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‘Extremely remote’ odds for Kidd deal

Times Staff Writer

For days, the rumor mill has been heating up with talk of the Lakers and New Jersey Nets point guard Jason Kidd.

On Tuesday, however, a source with knowledge of the situation said it was “extremely remote” that a trade would take place between the Lakers and Nets.

Kidd is a particular favorite of Nets owner Bruce Ratner and would not be traded unless he went to Ratner and asked to be moved -- an unlikely scenario, said a source familiar with Kidd’s thinking.

Kidd, who will be 34 next month, makes $18 million this season and $41 million over the next two seasons, a hefty investment. Another consideration: If the Lakers acquire him, they probably will have to pay luxury taxes the next two seasons. They have not paid the luxury tax since the 2004-05 season.

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More than a month ago, the Nets made a round of phone calls during a losing streak to see if teams would be interested in some of their players, a source said. The Lakers, like many teams, wanted to talk about Kidd.

A source said the Lakers were unwilling to part with three players -- Kobe Bryant, Lamar Odom and Andrew Bynum, which could also be a deal-killer.

Center Chris Mihm, who will be a free agent after the season, and center Kwame Brown, who has one season left on his contract, were believed to be two of the players mentioned in discussions. Rookie point guard Jordan Farmar has not been mentioned in talks.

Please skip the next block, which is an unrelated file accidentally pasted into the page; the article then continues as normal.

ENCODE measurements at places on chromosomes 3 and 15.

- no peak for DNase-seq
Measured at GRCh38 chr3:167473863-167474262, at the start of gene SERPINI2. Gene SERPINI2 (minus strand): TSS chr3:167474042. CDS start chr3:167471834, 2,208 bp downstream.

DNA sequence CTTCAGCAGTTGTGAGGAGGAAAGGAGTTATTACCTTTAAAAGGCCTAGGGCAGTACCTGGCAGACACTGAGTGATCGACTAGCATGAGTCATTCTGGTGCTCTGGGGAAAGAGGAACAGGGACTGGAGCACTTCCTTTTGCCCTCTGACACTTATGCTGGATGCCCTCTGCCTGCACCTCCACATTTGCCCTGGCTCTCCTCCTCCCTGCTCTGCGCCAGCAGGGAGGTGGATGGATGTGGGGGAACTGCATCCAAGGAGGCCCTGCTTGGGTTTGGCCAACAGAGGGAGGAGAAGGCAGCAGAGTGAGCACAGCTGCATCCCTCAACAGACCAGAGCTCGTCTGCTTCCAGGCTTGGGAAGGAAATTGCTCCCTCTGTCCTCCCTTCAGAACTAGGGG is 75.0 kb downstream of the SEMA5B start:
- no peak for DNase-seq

Lakers General Manager Mitch Kupchak declined to comment about Kidd, as is his custom regarding players on other teams.

Kupchak recently said he wouldn’t “tinker with the team” by adding a player that didn’t know the triangle offense, but said he would continue working the phones to find ways to improve the team.

Kidd is vaguely familiar with the triangle offense, having run it under current Lakers assistant Jim Cleamons when he was with the Dallas Mavericks for the beginning of the 1996-97 season.

The trade deadline is Feb. 22. The Lakers haven’t made a deadline deal since acquiring Glen Rice from Charlotte in 1999.

The Nets, for their part, are still a contender in the weak Atlantic Division and haven’t officially decided if they should break up their team. Previous rounds of calls have been mainly to test the water.

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Kidd is averaging 14.3 points, 8.7 assists and eight rebounds a game this season. He is averaging 36.6 minutes and shooting 43.2%, better than his career average of 40.4%.

Kidd had played every game this season before experiencing back pain that sidelined him this week.

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mike.bresnahan@latimes.com

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